In the absence of fraud or other ground for equitable relief, a grantor may not impose a parol trust for his benefit on land which he conveys by deed purporting to vest title in the grantee. Willetts v. Willetts, 254 N.C. 136, 118 S.E. 2d 548; Schmidt v. Bryant, 251 N.C. 838, 112 S.E. 2d 262; Gaylord v. Gaylord, 150 N.C. 222, 63 S.E. 1028.
But plaintiff does not here seek to impose a trust on the lot on Sixth Street. His position is that he conveyed his remainder interest in that property upon an agreement that grantee would sell and reinvest the proceeds in other real estate. He could not have forced his grantee to comply with the asserted agreement to sell. Schmidt v. Bryant, supra. But, when his grantee performed his contract and sold, plaintiff had a right to call upon the grantee to account for the proceeds of sale. Schmidt v. Bryant, supra; Walters v. Walters, 172 N.C. 328, 90 S.E. 304; Brown v. Hobbs, 147 N.C. 73; Bourne v. Sherrill, 143 N.C. 381; Barbee v. Barbee, 108 N.C. 581; Simpson v. Henry N. Clark Co., 55 N.E. 2d 10, 154 A.L.R. 380; Bogert Trusts and Trustees, sec. 66; Scott on Trusts, sec. 52.1.
The law is stated in Restatement, Trusts 2d, sec. 52 (p. 130) in this language: “If the owner of land transfers it to another person upon an oral trust to sell the land and to hold the proceeds in trust, the beneficiary cannot compel the transferee to sell the land; if, however, he does sell the land there is a valid contract to hold the proceeds in trust, and although the transfer of the land is the consideration for the promise to hold the proceeds in trust, the proceeds are personal proper*540ty and the contract is not required by the Statute of Frauds to be in writing.”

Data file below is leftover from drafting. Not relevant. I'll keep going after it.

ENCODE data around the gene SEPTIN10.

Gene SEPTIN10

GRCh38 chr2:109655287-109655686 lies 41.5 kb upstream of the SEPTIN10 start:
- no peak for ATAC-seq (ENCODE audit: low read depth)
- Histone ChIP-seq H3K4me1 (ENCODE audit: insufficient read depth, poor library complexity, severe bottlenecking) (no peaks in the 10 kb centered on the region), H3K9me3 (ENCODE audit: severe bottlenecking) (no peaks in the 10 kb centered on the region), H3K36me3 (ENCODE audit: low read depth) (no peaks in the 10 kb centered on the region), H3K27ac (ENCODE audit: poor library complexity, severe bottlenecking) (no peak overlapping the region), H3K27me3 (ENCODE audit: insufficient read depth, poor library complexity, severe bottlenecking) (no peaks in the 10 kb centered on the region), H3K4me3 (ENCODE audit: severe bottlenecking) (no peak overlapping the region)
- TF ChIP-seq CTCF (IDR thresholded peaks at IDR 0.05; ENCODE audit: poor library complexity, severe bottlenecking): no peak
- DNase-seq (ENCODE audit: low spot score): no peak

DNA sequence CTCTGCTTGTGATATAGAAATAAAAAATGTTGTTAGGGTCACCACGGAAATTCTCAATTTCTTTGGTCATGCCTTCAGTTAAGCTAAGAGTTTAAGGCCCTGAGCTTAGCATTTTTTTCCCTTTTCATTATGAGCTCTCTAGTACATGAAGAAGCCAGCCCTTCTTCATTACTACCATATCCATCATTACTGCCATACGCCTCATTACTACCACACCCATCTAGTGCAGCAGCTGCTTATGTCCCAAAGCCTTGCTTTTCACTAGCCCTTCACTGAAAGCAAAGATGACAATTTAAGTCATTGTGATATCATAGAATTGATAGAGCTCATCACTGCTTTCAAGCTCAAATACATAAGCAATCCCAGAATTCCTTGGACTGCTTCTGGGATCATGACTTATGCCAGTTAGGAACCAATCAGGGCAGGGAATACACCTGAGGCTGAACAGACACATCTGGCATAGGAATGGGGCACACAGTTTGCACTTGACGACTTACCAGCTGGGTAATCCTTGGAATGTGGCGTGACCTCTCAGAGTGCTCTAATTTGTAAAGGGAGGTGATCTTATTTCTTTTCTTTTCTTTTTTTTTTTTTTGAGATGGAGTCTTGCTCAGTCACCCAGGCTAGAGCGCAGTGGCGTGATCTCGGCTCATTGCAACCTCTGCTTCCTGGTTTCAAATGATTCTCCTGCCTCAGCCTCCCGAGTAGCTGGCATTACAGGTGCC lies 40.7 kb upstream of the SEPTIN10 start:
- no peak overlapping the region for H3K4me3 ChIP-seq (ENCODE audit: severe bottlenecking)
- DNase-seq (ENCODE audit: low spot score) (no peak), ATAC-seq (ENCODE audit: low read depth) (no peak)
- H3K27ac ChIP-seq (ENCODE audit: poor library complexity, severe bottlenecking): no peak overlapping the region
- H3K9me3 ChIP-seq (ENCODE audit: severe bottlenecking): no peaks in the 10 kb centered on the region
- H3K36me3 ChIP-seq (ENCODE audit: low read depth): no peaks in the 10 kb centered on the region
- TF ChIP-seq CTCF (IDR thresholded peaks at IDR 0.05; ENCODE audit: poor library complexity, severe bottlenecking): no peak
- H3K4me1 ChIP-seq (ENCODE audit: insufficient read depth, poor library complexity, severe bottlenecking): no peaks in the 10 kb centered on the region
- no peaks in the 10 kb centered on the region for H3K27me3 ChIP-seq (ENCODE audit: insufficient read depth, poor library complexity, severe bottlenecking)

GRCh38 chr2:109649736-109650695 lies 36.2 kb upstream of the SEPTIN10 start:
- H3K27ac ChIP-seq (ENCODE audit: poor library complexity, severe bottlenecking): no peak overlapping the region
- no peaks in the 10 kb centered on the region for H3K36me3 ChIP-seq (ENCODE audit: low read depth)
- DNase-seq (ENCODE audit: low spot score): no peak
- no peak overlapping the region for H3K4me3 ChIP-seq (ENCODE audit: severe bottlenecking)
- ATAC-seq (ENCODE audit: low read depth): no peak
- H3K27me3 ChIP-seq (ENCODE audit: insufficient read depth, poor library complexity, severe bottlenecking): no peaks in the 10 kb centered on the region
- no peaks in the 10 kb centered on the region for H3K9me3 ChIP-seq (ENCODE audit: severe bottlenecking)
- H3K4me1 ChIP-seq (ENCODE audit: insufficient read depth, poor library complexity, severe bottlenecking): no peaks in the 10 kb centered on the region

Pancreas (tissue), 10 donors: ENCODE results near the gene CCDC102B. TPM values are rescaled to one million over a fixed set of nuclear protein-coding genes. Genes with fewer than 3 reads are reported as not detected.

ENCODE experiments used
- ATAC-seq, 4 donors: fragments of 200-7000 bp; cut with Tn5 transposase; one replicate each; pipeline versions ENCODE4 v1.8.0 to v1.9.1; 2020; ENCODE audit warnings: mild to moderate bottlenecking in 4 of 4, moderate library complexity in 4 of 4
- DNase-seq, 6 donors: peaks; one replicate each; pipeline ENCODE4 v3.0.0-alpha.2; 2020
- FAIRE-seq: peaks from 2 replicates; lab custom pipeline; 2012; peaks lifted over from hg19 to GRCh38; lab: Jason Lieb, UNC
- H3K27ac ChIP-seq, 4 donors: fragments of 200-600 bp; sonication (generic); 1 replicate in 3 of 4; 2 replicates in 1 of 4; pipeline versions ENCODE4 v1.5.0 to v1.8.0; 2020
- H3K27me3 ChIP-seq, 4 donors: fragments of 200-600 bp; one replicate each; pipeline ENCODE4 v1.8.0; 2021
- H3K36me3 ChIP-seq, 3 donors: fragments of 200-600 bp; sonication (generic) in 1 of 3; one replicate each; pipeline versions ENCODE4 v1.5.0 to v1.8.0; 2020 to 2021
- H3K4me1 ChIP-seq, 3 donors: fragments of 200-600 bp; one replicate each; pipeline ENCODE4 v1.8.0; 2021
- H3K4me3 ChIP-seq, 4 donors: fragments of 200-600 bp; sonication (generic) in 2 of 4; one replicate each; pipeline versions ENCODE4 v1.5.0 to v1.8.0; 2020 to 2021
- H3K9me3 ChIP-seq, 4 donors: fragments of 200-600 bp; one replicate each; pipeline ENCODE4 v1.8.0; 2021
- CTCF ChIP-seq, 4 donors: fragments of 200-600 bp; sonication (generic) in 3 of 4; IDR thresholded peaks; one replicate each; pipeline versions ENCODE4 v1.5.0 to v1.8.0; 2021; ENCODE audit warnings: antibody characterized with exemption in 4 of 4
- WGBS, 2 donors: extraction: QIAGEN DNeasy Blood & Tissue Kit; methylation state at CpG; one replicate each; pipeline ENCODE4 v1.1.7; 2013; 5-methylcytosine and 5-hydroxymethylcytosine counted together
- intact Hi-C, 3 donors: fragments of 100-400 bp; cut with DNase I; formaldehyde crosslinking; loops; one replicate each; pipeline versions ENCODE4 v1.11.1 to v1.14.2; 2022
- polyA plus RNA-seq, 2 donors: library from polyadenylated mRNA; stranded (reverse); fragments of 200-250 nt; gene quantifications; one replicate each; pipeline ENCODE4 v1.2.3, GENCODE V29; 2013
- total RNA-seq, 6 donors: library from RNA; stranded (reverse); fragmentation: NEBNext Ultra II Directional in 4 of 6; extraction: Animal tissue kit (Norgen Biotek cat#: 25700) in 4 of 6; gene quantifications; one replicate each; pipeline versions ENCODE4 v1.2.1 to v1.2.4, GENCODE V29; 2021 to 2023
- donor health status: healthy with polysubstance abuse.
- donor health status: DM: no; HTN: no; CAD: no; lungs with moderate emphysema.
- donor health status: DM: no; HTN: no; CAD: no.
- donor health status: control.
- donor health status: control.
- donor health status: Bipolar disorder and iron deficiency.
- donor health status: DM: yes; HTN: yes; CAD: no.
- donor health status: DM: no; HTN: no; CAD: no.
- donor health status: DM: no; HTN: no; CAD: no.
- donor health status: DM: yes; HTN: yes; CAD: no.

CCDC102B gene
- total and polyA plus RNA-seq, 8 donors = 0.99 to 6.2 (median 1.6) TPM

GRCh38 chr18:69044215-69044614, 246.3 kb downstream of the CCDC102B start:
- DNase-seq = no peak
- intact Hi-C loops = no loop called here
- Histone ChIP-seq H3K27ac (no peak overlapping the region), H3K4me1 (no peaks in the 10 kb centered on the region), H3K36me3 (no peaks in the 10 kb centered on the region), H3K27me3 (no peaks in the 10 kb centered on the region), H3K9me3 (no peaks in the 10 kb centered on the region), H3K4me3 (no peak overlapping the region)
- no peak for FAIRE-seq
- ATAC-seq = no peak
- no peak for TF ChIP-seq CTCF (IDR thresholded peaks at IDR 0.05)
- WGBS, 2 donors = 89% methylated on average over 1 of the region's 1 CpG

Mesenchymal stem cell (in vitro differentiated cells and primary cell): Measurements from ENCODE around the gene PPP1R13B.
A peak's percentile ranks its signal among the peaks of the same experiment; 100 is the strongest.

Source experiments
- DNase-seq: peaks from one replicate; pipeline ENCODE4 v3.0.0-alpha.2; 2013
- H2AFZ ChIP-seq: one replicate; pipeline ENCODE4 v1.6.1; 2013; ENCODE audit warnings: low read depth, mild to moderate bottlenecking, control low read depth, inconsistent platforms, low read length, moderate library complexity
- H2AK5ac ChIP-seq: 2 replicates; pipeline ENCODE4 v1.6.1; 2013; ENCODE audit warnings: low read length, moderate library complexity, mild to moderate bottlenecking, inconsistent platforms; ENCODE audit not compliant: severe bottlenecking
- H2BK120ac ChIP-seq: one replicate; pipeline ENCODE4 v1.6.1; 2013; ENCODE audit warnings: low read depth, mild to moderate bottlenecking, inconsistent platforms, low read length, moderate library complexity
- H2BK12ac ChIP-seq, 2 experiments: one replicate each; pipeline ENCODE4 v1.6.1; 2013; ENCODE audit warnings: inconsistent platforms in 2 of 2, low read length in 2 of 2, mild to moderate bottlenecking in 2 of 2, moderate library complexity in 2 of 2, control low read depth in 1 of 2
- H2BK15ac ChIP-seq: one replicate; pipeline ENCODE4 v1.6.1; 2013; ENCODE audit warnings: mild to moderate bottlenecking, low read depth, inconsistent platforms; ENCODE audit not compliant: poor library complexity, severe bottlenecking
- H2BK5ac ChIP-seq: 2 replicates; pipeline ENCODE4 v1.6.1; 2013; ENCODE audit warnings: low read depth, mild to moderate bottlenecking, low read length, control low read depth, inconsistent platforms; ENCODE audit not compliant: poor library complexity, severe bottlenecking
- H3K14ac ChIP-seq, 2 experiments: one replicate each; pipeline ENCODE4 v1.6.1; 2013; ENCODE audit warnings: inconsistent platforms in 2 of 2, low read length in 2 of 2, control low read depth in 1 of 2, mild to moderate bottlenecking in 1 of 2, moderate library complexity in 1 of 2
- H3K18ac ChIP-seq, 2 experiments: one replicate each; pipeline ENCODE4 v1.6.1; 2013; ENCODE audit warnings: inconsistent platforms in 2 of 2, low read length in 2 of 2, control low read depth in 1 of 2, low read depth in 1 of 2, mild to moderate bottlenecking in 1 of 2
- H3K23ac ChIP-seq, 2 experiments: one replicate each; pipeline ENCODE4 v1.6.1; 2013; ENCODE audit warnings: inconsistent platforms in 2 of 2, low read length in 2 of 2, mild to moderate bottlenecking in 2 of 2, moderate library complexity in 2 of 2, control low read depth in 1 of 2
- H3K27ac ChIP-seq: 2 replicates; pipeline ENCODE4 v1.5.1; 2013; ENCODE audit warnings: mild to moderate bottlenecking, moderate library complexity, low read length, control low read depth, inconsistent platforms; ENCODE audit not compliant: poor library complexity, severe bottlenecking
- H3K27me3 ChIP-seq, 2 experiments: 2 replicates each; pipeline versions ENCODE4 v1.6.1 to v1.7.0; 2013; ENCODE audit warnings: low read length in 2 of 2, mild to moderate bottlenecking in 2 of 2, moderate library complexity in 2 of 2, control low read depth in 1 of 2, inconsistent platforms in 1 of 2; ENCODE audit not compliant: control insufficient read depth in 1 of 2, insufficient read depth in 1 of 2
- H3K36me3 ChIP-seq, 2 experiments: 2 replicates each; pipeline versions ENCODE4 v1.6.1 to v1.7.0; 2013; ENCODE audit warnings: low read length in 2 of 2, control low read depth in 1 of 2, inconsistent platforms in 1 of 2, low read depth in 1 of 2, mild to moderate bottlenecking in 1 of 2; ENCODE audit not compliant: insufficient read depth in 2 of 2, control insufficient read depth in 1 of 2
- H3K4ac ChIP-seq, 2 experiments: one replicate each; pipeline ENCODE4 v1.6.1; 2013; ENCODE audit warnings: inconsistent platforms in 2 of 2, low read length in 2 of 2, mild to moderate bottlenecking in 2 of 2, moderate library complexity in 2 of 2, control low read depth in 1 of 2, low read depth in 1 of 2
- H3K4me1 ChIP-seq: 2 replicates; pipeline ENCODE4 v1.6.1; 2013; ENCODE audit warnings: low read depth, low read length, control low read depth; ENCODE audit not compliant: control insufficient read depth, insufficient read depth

If plaintiff establishes by clear, cogent, and convincing evidence the agreement to sell the lot on Sixth Street and reinvest the proceeds of sale in other land, a trust estate in plaintiff’s favor would, to the extent of his interest in said funds, be created. The investment of those funds in other lands solely in the name of B. B. Hodges would, to the extent of plaintiff’s interest in the monies derived from the sale, create a resulting trust in the properties so purchased. Hoffman v. Mozeley, 247 N.C. 121, 100 S.E. 2d 243; Grant v. Toatley, 244 N.C. 463, 94 S.E. 2d 305; Wilson v. Williams, 215 N.C. 407, 2 S.E. 2d 19.
If the agreement to reinvest the proceeds of the sale of the Sixth Street property in other lands for the father for life with the remainder to plaintiff be established, it will of course be necessary, for plaintiff to recover, to show that the proceeds were in fact invested in the lot on Twenty-First Street and the proportion of the purchase price of that lot which came from the sale of the lot on Sixth Street. Deans v. Deans, 241 N.C. 1, 84 S.E. 2d 321; Holden v. Strickland, 116 N.C. 185.
The date of the purchase of the property on Twenty-First Street, the date of the sale of the property on Sixth Street, the date of the purchase of the lot on Fifth Street, the amounts received and paid for these properties, and the conveyance of the lot on Fifth Street to plaintiff in remainder are all matters which the jury can take into consideration in determining the rights of the parties.
Since there was error in limiting plaintiff’s right to recover to proof of the alleged agreement between plaintiff’s mother and father, there must be a
SHARP, J., took no part in the consideration or decision of this case.